“So the question is, are there useful things that we can do with the results of a genome sequence that would bring benefit? And the answer is, today, should the majority of people go and have their genome sequenced? Probably not. But are there particular circumstances in which genome sequencing is really helpful? Yes, there are.”
Genome sequencing has shown its potential in revealing genetic triggers for developmental disorders in children. It may not help the child, at least at the moment, but it can help the parent, by letting them know if any future child might be at risk.
Bell talks of revelatory work by scientists in Canada, which showed that in a group of people with schizophrenia, all had different genetic mutations in areas associated with neurodevelopment. “We used to think this is a disease. What it probably means is this isn’t a disease. Everybody who has got it has got a different disease, but the mutations that produce the disease occur somewhere in those pathways associated with the development of the nervous system,” he said, adding: “You won’t find any psychiatrist who believes that story at the moment – there are lots of reasons why they don’t want to believe it – but the genetic data is quite compelling.”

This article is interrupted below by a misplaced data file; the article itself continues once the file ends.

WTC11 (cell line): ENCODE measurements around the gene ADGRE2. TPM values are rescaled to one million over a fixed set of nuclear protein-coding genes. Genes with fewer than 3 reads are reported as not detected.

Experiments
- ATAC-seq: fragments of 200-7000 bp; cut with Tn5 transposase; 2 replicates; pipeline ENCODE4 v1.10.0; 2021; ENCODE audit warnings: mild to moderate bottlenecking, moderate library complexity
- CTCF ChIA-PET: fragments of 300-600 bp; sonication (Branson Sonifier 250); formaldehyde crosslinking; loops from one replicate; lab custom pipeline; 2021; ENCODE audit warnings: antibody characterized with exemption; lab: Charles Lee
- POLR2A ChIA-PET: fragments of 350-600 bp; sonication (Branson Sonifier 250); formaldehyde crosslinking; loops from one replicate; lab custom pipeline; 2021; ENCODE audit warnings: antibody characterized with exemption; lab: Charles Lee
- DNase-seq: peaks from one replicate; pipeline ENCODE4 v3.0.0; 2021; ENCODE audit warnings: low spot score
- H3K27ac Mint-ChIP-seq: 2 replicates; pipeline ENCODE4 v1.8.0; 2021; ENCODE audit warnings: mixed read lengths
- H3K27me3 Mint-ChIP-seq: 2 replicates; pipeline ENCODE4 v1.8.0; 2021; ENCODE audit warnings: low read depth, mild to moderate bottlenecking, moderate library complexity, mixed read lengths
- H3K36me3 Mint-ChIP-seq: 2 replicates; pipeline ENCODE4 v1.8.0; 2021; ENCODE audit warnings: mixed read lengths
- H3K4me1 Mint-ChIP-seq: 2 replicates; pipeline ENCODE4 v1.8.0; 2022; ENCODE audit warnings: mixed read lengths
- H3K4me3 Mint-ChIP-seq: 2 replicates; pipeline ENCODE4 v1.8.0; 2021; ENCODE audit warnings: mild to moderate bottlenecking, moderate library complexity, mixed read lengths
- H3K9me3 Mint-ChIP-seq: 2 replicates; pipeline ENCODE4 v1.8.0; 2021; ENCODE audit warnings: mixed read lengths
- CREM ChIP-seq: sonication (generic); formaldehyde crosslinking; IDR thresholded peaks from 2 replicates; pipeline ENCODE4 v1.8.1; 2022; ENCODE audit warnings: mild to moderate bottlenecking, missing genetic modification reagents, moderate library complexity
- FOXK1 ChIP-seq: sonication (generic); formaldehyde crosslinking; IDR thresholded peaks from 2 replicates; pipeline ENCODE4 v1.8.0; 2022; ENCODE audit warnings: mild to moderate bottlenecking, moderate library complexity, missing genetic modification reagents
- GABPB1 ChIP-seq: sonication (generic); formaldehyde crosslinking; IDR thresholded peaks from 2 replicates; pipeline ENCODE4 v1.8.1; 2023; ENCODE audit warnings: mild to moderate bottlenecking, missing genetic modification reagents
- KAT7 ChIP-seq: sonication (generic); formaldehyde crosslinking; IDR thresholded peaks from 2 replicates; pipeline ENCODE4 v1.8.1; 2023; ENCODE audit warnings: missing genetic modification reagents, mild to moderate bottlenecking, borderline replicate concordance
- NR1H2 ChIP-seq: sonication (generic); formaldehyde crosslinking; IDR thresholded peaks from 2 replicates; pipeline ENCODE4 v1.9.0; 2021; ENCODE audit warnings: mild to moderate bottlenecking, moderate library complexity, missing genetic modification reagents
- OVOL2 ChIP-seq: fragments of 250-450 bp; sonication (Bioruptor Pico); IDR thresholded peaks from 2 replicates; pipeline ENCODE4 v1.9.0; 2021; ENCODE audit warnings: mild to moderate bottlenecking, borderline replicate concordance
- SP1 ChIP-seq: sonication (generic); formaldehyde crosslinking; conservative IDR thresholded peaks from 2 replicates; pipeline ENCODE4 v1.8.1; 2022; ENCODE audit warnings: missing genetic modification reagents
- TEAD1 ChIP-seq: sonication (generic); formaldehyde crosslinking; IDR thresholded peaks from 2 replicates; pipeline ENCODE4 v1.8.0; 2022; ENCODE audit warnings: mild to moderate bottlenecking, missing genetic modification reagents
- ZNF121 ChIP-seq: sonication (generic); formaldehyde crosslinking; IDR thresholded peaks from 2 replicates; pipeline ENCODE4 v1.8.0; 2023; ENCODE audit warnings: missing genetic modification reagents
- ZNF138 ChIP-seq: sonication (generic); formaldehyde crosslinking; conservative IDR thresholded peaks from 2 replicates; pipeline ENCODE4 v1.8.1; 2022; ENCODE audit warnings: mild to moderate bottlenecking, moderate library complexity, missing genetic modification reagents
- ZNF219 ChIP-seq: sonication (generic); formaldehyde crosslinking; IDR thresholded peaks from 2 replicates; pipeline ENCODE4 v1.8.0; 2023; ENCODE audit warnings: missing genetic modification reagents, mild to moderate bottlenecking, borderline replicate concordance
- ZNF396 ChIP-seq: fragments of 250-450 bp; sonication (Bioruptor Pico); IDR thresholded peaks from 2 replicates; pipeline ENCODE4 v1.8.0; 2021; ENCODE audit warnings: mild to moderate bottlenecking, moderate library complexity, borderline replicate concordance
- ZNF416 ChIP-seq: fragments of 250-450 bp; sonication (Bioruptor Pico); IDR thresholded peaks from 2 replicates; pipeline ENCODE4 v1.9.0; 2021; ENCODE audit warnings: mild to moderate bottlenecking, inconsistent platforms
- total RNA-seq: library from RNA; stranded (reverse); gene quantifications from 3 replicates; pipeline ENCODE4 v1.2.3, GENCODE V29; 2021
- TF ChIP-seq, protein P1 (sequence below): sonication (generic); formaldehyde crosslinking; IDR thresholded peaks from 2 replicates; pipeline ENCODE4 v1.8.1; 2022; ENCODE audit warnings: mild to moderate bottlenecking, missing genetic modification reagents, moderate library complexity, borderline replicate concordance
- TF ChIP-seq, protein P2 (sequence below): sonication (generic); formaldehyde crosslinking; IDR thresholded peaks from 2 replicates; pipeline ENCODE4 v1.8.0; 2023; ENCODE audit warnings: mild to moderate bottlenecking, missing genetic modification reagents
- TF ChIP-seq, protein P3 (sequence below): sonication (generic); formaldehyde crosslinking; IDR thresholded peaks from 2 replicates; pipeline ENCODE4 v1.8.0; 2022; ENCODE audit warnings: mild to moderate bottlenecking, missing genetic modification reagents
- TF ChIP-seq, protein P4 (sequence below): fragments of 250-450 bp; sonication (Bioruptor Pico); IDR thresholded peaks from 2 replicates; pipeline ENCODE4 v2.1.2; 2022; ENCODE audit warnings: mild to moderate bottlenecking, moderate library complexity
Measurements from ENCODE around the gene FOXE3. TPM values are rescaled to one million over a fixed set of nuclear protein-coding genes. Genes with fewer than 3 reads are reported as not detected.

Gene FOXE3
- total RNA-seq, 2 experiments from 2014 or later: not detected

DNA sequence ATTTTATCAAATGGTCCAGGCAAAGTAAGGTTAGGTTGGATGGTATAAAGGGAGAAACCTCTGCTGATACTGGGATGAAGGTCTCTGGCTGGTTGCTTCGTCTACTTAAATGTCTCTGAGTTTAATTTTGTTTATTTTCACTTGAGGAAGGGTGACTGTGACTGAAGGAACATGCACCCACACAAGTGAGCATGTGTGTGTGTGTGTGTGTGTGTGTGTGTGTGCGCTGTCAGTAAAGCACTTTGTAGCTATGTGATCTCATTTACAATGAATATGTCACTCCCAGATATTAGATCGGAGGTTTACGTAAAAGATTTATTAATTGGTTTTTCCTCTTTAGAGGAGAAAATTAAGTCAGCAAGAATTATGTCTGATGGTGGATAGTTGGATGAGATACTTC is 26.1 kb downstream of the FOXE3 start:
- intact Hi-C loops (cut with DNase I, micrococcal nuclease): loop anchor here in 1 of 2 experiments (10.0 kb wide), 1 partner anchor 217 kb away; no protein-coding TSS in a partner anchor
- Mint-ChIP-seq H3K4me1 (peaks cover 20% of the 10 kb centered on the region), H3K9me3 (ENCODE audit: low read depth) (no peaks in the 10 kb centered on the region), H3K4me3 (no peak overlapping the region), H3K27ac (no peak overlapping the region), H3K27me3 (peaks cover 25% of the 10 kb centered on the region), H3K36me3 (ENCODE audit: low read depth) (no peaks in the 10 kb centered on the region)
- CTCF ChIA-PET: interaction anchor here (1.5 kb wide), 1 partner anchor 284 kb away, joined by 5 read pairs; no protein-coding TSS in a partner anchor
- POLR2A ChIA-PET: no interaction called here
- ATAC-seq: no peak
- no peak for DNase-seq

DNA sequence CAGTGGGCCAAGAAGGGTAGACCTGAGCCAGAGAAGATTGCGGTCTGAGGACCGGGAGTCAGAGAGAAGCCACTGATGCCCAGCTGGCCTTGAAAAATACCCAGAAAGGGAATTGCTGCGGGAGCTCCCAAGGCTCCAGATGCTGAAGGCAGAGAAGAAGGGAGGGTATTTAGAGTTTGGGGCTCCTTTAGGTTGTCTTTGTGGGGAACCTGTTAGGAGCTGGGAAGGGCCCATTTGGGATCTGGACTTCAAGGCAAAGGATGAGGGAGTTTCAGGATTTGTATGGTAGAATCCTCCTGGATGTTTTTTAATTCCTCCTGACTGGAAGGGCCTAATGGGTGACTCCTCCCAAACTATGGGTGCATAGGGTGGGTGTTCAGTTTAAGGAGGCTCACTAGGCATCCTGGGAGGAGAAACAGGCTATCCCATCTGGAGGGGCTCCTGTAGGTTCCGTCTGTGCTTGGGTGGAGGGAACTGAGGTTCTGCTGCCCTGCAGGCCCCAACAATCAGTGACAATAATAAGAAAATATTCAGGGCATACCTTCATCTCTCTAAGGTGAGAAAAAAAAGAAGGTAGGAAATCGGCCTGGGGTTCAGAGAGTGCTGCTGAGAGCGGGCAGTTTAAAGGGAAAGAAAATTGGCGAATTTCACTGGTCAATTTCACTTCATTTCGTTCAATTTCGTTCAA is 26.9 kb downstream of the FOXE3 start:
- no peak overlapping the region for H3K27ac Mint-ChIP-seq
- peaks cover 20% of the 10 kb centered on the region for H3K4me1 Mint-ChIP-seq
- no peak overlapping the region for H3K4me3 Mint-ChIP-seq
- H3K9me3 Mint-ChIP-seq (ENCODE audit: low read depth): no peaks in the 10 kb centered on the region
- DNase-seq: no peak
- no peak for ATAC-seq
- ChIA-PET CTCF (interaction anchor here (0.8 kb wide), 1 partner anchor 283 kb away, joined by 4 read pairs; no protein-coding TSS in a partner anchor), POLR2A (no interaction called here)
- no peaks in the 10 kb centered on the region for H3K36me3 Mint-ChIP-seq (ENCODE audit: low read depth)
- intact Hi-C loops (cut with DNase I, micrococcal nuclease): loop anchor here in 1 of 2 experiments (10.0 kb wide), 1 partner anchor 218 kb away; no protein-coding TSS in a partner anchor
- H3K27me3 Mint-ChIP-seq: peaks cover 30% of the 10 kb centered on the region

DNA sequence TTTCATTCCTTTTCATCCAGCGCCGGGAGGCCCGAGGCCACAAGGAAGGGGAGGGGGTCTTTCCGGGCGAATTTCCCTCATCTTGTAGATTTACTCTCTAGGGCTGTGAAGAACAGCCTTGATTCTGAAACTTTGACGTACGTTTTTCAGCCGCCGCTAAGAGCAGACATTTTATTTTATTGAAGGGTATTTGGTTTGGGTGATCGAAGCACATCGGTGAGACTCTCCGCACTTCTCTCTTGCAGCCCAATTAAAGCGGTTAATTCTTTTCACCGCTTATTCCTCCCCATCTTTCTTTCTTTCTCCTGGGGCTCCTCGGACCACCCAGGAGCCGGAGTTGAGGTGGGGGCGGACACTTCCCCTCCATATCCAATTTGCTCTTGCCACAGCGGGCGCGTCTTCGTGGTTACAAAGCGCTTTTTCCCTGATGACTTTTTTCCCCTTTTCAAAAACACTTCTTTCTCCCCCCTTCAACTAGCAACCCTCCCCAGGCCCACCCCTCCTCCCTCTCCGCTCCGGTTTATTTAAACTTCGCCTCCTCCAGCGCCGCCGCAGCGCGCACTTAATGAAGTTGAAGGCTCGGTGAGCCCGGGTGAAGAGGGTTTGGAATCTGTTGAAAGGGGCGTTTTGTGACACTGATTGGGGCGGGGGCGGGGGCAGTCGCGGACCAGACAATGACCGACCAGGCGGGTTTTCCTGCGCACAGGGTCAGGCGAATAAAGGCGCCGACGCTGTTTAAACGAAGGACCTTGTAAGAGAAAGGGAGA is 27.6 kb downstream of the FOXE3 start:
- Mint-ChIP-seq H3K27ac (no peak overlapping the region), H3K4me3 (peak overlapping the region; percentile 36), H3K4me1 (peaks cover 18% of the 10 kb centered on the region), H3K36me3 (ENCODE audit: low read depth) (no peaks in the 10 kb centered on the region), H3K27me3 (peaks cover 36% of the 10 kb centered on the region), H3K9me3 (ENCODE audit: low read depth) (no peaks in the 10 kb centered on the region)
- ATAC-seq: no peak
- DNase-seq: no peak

Whole genome sequencing will also be useful in cancer, said Walport. Tumours can themselves be sequenced and drugs are increasingly being made to target particular genetic mutations. The patient then needs a genetic test to ensure they have that “biomarker”, such as the HER2 test that shows whether Herceptin will be useful in breast cancer.
Thirdly – and Bell called it the lowest-hanging fruit – great strides are already being made in sequencing bacteria such as MRSA and Clostridium difficile.
“We have these old-fashioned names for infection which come from looking at how they grow on agar plates and looking at them under the microscope,” said Walport, “but we increasingly realise there is enormous variation within the bugs that infect us … It will also tell you how likely they are to respond to particular antibiotics and it is possible to work out how they are transmitted from one person to another.
“So we’re learning how infections are travelling around the world and, sadly, how cholera in Haiti was brought in by UN peacekeeping forces from south Asia.”
While the genetic detective hunt can sometimes tell doctors what has gone wrong, there are few examples yet of testing that has improved patients’ lives.